Daily Archives: September 3, 2010

Interview with… Andrew Logan

Photo: R. Raghu

The hotel room is all muted tones of olive green and cream, and I’m worried. It doesn’t seem like the right backdrop in which to photograph the famously colourful designer, sculptor and painter Andrew Logan.

Then he emerges, resplendent in a bright pink, orange and green pant-suit (with sunny yellow socks and bejewelled black shoes) and a glowing piece of his signature mirrored jewellery at his neck. “You don’t need to worry about colour,” he says with a twinkle.

That’s all right, then.

An interview with Logan is a fascinating journey through four decades of fabulous art and fashion, and even more fabulous friends and parties. A distinctive figure in the world of British art, Logan has spent the time since he finished qualifying as an architect at Oxford in the 1960s being ‘determinedly alternative’.

“In the U.K., there’s a system within the art world,” Logan says, adding wryly, “I’m not part of that system.”

His objective from the beginning has been very simple – to infuse a little magic and happiness into people’s lives. “My work is about celebrating life and making people smile, if even for just a little while,” he says. “You’ll find very few artists doing that; it’s such as simple message, yet so little used.”

So his quirky, one-of-a-kind jewellery pieces, for instance, are all bright colour and glittering pieces of mirror and glass, with, more often than not, a smiley face worked in. Even the vast art installation project he’s currently working on in Chennai for the new Hyatt hotel on Anna Salai is cheerfully, colourfully avant-garde, based on bees and flowers and the theme of interdependence.

And his ‘Alternative Miss World’ event – which has been around since the 1970s and is the subject of a recent documentary film – is all about imagination, transformation and a lot of crazy, wonderful fun, where people (a colourful cast of characters over the years) turn out in outrageous costumes.

“I call it a surreal art event for all-round family entertainment,” he smiles. “I carry on with it because it’s all in fun – there’s no huge money involved or sponsorship. People don’t enter to win; they just want to be part of the event. And I’ve always loved giving parties, ever since I was 10 years old!”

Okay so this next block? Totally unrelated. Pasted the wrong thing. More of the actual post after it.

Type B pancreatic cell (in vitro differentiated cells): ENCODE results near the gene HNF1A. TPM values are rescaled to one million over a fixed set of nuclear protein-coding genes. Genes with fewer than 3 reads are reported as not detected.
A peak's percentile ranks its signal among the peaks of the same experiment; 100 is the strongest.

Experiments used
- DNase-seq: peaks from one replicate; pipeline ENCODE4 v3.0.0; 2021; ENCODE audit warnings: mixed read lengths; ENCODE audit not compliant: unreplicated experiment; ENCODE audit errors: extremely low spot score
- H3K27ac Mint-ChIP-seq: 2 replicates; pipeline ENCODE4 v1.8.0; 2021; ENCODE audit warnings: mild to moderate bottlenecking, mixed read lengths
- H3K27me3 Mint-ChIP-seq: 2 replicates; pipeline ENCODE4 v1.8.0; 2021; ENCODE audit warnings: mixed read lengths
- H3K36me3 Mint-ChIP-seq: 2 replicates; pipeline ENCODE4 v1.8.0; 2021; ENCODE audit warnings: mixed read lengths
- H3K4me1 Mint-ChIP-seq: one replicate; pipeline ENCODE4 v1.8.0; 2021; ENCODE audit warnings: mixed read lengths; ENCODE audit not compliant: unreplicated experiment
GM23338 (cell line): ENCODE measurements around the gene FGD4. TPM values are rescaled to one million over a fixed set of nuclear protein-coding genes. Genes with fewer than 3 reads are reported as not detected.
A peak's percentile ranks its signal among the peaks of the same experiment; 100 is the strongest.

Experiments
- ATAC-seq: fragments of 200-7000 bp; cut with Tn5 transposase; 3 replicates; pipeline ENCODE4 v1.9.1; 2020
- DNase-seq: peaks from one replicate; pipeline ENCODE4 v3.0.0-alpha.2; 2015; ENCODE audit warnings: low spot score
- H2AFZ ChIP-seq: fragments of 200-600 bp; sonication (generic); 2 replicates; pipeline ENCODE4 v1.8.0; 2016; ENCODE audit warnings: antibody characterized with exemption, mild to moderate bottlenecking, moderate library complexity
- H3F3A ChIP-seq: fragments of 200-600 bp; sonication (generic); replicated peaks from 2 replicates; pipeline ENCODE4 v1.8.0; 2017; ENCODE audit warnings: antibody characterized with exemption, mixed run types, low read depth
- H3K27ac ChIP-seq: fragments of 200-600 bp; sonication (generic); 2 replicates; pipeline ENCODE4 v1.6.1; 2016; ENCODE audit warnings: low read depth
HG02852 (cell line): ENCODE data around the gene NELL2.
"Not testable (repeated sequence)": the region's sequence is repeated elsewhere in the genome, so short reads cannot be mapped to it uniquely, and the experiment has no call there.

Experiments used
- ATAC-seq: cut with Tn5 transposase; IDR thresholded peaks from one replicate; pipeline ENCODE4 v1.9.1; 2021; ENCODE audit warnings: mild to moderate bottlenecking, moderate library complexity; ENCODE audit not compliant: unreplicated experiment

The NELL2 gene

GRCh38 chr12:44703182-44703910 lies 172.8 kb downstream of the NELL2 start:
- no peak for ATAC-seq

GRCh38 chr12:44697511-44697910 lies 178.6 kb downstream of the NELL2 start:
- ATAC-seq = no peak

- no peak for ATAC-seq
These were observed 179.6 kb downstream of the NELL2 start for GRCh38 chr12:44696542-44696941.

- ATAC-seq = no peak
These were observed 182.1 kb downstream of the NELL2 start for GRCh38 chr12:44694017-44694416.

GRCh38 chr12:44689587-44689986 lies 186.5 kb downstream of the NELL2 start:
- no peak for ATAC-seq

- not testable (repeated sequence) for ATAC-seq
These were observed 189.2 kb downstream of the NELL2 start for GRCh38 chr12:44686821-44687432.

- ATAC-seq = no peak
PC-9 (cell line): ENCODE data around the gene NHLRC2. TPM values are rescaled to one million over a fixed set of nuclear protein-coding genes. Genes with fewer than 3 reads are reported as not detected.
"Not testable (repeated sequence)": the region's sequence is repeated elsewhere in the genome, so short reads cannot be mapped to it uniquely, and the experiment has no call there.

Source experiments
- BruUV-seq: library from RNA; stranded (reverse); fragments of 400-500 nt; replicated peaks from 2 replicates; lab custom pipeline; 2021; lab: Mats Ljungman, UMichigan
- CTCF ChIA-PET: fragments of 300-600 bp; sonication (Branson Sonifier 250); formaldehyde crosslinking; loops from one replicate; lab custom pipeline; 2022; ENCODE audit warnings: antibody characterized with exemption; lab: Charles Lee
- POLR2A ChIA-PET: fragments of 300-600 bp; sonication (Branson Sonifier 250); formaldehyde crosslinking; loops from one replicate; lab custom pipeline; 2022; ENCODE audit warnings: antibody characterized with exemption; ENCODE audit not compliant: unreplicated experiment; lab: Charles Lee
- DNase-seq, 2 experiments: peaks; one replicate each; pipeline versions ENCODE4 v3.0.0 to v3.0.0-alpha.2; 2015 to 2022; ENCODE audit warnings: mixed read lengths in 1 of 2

That’s also the reason his museum – The Andrew Logan Museum of Sculpture– was opened in Wales, in 1991, making Logan the first living UK artist to have his own museum. “My sculptures are just there, to be looked after and to be enjoyed, without all the implications of exhibiting at a gallery,” says the artist, who grew up in the Cotswolds.

While these otherworldly sculptures and installations reflect his love of the fantastic and the magical (the Cosmic Egg, displayed at the American Museum of Visionary Art, Baltimore, and his Pegasus series, for example), his larger-than-life abstract portraits of friends and family, the famous and the infamous reflect his love for people and their eccentricities (many are displayed in the National Portrait Gallery, London).

And all his works reflect his obsession with mirrors – specifically broken mirrors. “People tell me, ‘Oh, you must have so much bad luck!’. I say, if you remake the broken mirrors into the most fabulous thing ever seen, how could it be bad luck?” says Logan with a grin. “I just love how broken mirrors fracture images – it’s like looking through a hole and seeing another world!”

Over the years, he’s become a well-known figure in a number of worlds – fashion, fine arts and performing arts — though he is frequently accused of not being a ‘serious artist’. “They say, ‘You can’t possibly be an artist because you like to dress up and show off’,” he says casually.

But fans of his work aren’t complaining – they’re just glad to be part of his ‘Worldwide Happy Club’. And Logan is clearly not troubled. He just lives in his – what else – fabulous glass house, with its sunshine yellow walls, along with his better half, Mike Davis in London. He conducts workshops at the Jaipur festival every year and spends every winter in a 250-year-old palace in the middle of a coconut grove in Goa.